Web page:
Letters: Iran deal beats ‘endless war’

SHARE Letters: Iran deal beats ‘endless war’

Members of the ‘Stand With Us’ group hold a rally calling for the rejection of the proposed Iran nuclear deal outside the Federal Building in Los Angeles on July 26, 2015.

Gene Lyons’ column on Saturday got to the heart of the matter on the deal with Iran. It is a “no lose” agreement for the United States. As the wars in Vietnam, Afghanistan and Iraq have shown, endless war is not the way to settle disputes. Diplomacy and compromise, with carrots and sticks, are the way forward — even with intransigent enemies.

This deal was negotiated over four years and involved Europe and the UN; there are advantages for both sides, but neither side is completely happy — the hallmarks of a good agreement. Iran will not have nuclear-weapon building capacity for at least 10 years and the region can use that time to stabilize and prosper. Bombing and killing must always be the last option.

President Barack Obama and Secretary of State John Kerry deserve our gratitude for persevering against the naysayers who criticize, but offer no realistic positive options. This agreement is historic and benefits all sides.

Carol Kraines, Deerfield

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Climate change and terrorism linked

When presidential candidateScott Walker spoke at the annual meeting of the American Legislative Exchange Council in San Diego,he criticized President Obama for declaring that climate change is the greatest threat to future generations.Gov. Walker asserts that the greatest threat is terrorism.

To be fair, in his commencement speech to the Coast Guard Academy in May, President Obama contended that both are great threats that must be confronted. But more important, the U.S. Department of Defense recognizes that these threats are, in fact, intertwined.

The DOD’s 2014 Quadrennial Defense Review states that the effects of climate change “are threat multipliers that will aggravate stressors abroad such as poverty, environmental degradation, political instability, and social tensions – conditions that can enable terrorist activity and other forms of violence.” Similar statements have made by the U.S. Navy in its Climate Change Roadmap and by the Military Advisory Board, which is made up of 16 retired admirals and generals.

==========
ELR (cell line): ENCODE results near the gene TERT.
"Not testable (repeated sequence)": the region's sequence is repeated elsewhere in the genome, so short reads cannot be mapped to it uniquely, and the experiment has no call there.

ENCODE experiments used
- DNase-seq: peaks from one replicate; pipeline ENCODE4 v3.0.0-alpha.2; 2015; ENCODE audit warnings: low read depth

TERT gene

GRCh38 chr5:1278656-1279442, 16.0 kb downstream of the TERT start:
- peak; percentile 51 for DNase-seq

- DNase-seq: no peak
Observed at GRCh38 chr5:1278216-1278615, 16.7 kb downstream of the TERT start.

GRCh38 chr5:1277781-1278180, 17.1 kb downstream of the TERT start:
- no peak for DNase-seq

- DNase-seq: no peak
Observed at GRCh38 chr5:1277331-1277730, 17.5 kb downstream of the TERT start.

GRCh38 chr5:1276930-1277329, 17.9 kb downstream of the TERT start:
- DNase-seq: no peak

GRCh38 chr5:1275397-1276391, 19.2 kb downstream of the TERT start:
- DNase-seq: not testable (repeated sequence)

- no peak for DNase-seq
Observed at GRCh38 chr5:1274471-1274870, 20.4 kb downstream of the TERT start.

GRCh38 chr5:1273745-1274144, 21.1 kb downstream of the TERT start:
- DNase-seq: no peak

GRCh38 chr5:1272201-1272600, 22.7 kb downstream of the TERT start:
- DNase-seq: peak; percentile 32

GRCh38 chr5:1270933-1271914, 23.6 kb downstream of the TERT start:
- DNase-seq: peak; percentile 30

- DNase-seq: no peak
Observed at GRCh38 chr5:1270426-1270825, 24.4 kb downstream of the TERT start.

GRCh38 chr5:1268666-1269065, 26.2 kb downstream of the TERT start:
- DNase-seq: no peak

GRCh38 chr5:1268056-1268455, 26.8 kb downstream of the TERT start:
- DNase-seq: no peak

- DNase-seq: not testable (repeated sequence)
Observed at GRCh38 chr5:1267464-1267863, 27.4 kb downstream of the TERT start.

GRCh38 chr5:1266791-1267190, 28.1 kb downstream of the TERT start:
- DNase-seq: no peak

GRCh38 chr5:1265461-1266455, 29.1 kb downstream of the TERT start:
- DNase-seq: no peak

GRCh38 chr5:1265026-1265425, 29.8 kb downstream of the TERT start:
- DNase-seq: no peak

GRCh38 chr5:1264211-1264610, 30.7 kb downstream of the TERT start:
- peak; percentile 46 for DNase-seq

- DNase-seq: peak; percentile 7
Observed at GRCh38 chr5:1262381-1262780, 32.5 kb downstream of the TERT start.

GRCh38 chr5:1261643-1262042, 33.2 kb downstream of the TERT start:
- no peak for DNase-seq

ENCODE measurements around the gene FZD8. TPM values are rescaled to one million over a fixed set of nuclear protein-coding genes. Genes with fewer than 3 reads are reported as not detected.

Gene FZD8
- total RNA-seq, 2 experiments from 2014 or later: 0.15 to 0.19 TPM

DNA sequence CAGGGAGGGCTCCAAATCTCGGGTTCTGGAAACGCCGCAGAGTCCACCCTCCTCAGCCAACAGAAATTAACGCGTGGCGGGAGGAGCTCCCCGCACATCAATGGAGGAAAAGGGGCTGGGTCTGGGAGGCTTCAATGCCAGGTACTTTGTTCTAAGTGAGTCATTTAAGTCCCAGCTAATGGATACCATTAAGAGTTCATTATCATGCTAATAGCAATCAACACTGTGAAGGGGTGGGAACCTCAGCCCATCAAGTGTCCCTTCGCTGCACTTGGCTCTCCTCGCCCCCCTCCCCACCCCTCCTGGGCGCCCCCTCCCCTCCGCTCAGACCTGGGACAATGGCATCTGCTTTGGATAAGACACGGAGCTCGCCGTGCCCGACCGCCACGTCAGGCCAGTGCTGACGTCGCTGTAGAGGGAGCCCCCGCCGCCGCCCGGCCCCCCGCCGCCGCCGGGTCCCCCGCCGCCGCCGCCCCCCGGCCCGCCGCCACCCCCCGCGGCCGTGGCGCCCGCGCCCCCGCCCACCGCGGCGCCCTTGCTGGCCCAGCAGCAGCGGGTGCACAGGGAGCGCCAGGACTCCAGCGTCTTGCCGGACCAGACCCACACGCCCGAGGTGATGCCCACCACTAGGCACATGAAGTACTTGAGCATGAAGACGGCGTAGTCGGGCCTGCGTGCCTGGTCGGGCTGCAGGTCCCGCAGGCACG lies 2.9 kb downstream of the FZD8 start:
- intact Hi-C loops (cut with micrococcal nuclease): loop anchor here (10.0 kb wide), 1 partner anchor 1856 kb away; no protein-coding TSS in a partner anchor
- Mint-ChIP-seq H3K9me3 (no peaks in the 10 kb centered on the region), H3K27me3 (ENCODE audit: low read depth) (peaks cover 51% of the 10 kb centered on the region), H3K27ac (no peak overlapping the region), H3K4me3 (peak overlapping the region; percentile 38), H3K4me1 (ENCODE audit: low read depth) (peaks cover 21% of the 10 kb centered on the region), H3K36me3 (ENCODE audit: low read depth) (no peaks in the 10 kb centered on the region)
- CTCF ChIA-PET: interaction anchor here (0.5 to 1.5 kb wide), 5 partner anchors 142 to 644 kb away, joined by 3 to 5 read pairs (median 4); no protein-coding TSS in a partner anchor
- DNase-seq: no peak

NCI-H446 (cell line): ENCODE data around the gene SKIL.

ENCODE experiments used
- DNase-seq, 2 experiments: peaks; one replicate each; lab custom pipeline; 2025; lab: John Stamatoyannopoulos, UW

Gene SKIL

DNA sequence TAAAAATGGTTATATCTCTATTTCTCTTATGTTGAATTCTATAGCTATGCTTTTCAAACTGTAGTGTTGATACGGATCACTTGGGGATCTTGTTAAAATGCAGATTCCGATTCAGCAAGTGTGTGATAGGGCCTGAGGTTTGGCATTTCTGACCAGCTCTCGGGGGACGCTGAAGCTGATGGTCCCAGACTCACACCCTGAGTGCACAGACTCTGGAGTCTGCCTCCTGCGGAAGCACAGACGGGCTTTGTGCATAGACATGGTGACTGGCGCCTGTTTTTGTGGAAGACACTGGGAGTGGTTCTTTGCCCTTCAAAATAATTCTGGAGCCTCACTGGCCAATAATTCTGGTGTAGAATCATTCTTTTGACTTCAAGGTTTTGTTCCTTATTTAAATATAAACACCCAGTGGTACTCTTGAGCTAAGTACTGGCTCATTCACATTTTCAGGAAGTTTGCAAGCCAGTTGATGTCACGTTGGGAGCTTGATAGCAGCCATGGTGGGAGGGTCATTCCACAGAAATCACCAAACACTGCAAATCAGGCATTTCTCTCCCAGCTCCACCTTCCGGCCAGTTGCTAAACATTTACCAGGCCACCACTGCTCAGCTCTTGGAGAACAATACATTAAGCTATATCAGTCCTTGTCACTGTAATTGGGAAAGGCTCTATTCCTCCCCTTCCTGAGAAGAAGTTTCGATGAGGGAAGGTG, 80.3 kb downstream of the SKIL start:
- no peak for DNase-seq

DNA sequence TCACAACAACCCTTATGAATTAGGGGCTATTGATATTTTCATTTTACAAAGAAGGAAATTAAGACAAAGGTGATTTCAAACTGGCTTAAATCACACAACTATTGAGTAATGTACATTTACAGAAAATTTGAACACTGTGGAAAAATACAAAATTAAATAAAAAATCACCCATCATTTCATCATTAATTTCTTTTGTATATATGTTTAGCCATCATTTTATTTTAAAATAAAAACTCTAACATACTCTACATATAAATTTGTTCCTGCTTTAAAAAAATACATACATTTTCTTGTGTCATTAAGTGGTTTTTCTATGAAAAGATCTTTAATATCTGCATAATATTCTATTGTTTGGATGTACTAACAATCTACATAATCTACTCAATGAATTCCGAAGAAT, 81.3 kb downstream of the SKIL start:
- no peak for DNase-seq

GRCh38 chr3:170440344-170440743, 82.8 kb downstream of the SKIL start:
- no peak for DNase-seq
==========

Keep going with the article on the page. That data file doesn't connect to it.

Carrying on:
What I don’t understand is how the Department of Defense can clearly state that climate change is a national security threat, yet many Republicans, who are usually so supportive of our military, can continue to dismiss it.

Terry Hansen, Oak Creek, WI

Turn waste to fertilizer to go green

Government now has a chance to make sure our waste doesn’t go to waste, thanks to a new state law passed this year to promote the smarter use of biosolids.

New technological processes, known as “resource recovery,” allow for theseby-products of the wastewater treatment processto be reused as fertilizer which can then be applied to promote more productive soils. State law, however, was not keeping pace with new science. This spring, wecoordinated the push at the Capitol for House Bill 1445, signed into law recently by Gov. Rauner, which allows higher-qualitybiosolidsfrom our wastewater and sewage to be cleaned and turned intoproductive, marketable materials.

This recent effort follows up on legislation passed in 2014 to allow the Metropolitan Water Reclamation District of Greater Chicago to enter into agreements to recover renewable resources from its operations, including biosolids. Not only can MWRD reduce its carbon footprint and be smarter environmentally with biosolid renewables, but it makes sense economically. There will be an estimated $10 million to $15 million reduction in the overall annual cost of processing and disposing this waste – money that does not have to come from taxpayers.

Federal regulations recognized the importance of biosolid repurposing, but state law still considered it a pollutant. By changing the law to match the federal approach, we’re embracing the biosolids as an agricultural asset – a key component of Illinois’ economy – and setting the right example forenvironmentally-friendlywater resource management.

We’recommittedto continue working together on innovative ways to move our state forward, even when it means putting our waste back to work for us.

State Rep. Elaine Nekritz, D-Northbrook

Debra Shore, Commissioner, Metropolitan Water Reclamation District (MWRD), Skokie

Sandra Bland did not “mouth off”

Natasha Korecki’s well-intentioned column on Sunday only serves as a reminder of the deep chasm between the perceptions of most African-Americans on our interactions with police and those who are not African-American.

Korecki posits that the discord between Sandra Bland and the Texas officer should have ended after he asked her if she was irritated. No, the encounter should have ended before that. The officer found no evidence of foul play when he ran a check on her information. Next step: Write the ticket!

“Someone mouths off, shake it off,” Korecki suggests to police. While this is good advice, it does not fit the circumstances that led to Bland’s unfortunate death. Bland calmly answered the officer’s question. Sadly, many who are not African-American continue to ponder: What did the victim do wrong? When failing to signal a lane change leads to days in jail for Caucasians, our national conversation will change. Until then, we black folks can only pray that police take Korecki’s advice.

Dorothy Franklin, Rogers Park

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